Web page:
Healing is an art form


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What’s it really like to be a nurse? The inspiring film “A Nurse I Am” answers that question by featuring four compassionate, caring nurse role models who are deeply committed to their patients and profession.

Every year, Cherokee Uniforms holds a scholarship program based on the film. Entrants are asked to write an essay in response to “A Nurse I Am,” and the 10 winners each receive a $2000 scholarship to put toward their nursing education. Here’s one of the winning essays.

 How healing patients is an art form

“Nursing is an art: and if it is to be made an art, it requires an exclusive devotion as hard a preparation, as any painter’s or sculptor’s work; for what is the having to do with dead canvas or dead marble, compared with having to do with the living body, the temple of God’s spirit?” — Florence Nightingale

Nursing is the art of healing not only physical bodies, but human souls, through experience and study. But our “masterpieces” are worth far more than canvas or marble and are often hurting both physically and emotionally. They see their nurse as the face of the fight, their fight, their refuge, and their advocate; it is our duty to nurture this vulnerable relationship to ensure holistic healing.

Nurses are blessed with the opportunity to make a profound impact on patients, because we cross paths with individuals going through difficult times. In their angst, they are quick to make judgments regarding the care they are receiving, using the medical personnel they come in contact with as a basis for this discernment. Nurses ought to make use of precious time with patients, using it to contribute to satisfaction by offering genuine concern, safety, and excellence.

Mona Counts does just that. Mona is notorious for being a selfless and humble caregiver in her impoverished community. What really stood out to me was how inquisitive she was with her patients about topics seemingly unrelated to health, constantly asking things such as, “Who do you live with?” and “Are they taking good care of you?” She spoke with one man about hiring a spokesperson to have ready to take care of any legal, health-related issues, even offering to call the bank for him. These behaviors indicate that she is genuinely concerned about every realm in her patients’ lives, even areas in which no one would expect her, as a nurse practitioner, to consider.

She realizes that patients need to have healthy and safe home lives if they are to succeed in managing or improving their health, a belief that I have adopted myself. What I will remember about Mona Counts is that she meets her patients where they are. She refuses to let their lack of finances serve as an obstacle, using simple treatment techniques and patient education to get them where they need to be. This approach is a tool I will use as a nurse to prevent distant feelings with my patients, letting them know that no matter their financial or personal situation, they will receive excellent care and I will be by their side, working through every detail to get them healthy.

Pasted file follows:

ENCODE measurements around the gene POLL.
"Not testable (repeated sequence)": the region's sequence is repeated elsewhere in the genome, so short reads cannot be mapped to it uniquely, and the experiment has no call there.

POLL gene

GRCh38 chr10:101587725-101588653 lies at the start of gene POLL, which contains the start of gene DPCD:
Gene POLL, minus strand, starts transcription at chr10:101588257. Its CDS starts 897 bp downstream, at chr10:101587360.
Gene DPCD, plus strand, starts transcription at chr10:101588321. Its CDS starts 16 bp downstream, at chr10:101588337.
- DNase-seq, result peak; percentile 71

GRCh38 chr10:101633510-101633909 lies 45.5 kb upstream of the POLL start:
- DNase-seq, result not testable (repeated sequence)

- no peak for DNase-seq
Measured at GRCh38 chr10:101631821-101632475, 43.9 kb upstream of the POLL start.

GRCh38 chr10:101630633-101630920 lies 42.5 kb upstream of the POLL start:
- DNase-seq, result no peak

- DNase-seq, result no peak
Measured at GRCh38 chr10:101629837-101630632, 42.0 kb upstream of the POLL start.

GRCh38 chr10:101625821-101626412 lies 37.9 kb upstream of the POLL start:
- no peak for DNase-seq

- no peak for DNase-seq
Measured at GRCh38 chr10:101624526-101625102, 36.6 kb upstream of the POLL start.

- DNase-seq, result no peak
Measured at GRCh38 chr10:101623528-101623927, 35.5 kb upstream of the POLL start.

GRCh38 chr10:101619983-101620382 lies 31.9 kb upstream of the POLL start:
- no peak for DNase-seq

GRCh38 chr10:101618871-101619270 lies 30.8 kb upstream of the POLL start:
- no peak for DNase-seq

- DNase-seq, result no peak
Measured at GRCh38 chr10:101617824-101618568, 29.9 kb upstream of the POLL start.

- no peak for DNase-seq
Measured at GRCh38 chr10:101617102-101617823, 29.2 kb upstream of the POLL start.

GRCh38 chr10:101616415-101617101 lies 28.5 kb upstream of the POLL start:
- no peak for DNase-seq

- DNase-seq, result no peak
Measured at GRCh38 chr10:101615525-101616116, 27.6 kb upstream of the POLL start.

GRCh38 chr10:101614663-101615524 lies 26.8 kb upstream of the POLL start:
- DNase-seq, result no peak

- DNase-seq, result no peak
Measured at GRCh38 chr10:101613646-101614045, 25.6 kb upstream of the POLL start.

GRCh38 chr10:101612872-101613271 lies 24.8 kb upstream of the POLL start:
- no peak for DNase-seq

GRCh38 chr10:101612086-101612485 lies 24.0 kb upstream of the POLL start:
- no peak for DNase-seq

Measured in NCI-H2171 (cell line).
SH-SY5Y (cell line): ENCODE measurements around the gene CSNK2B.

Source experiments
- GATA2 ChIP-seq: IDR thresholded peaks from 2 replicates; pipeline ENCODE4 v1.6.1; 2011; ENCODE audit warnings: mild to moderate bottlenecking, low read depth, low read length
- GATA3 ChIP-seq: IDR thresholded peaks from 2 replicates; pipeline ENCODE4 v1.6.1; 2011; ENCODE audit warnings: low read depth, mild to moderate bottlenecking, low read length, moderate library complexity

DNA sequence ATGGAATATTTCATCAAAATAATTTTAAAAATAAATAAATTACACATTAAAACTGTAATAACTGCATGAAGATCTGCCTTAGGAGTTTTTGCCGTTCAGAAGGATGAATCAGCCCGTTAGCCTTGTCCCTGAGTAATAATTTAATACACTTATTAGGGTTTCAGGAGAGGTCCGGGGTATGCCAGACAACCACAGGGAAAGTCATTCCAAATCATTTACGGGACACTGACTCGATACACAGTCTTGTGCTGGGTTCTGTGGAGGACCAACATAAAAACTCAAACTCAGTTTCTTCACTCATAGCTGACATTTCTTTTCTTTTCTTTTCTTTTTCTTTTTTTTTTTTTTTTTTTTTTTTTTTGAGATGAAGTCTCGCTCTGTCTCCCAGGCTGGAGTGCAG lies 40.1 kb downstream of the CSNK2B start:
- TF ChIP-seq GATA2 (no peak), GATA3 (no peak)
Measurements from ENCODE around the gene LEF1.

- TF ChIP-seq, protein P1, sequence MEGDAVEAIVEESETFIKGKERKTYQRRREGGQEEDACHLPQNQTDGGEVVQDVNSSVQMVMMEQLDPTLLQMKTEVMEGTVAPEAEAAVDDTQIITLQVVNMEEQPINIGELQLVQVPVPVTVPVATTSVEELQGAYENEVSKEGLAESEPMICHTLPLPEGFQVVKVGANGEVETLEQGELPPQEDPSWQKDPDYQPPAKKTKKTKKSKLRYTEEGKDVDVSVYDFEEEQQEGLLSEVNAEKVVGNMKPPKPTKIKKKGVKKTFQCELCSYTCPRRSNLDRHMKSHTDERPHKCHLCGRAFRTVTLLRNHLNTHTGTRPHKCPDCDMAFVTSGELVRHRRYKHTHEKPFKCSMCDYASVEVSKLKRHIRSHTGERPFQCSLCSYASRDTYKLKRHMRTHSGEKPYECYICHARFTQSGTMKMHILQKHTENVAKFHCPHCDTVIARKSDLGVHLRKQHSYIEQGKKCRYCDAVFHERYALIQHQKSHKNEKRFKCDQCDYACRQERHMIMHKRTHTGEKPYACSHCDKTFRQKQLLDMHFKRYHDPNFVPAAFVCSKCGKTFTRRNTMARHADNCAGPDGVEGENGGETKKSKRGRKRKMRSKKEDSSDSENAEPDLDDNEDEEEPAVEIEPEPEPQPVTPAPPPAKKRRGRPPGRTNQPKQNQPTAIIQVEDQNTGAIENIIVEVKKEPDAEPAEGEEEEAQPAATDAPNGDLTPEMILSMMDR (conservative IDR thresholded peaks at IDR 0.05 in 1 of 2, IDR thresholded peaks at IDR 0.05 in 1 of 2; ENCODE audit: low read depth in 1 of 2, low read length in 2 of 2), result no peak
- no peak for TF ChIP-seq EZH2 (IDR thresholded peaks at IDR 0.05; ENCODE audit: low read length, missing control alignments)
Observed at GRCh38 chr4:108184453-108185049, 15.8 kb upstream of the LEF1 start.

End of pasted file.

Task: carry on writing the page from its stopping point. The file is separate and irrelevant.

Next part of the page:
Not all patients look to their nurses as wonderful, helpful, and gentle caregivers. Many times, pediatric cancer patients are incapable of understanding the healing nurses bring, which unfortunately often comes through needles and nausea. Bob Wilkinson steps up to the challenge, delivering care to both sick children and their anxious parents. He realizes the severity of each patient’s situation, yet knows when the children simply needed laughter. I watched in amazement as he used distraction techniques such as providing toys, singing, or telling stories to transform a cold, sterile hospital room into a safe home-away-from-home, equipped with a confident and joyful nurse.

It is no surprise to me that he was nominated for the Inspired Comfort Award after observing his dedication, compassion, intelligence, and skill. Chemotherapy is a ruthless process that fuels a depressed and bitter disposition, but nurses like Bob refuse to let cancer destroy their patients’ hope, or even their perception of medical personnel, using the vulnerable time as an opportunity to impress on these families just how much nurses and doctors care about their happiness, pain relief, and safety. In the same way, I have decided to be a nurse who grasps onto hope for my patients, so that they know healthcare workers can help them turn distressing situations into positive experiences.

As an artist creates their work as a means of expressing and inducing certain feelings, so I as a nurse will make it my goal to work in a way that not only brings about healing in my patients, but also provides them with an excellent healthcare experience. “A Nurse I Am” instilled in me new beliefs that will become the foundation of my never-ending journey of becoming the best nurse possible, not to bring glory to myself, but to do my part in reflecting the high standard of excellence I am held to in calling myself a nurse.

By Amy Skwarcan

Read more inspiring essays by the 2012 winners of A Nurse I Am Scholarship Program here.

Caption: Amy Skwarcan–Purdue University

Sponsored by Cherokee Uniforms

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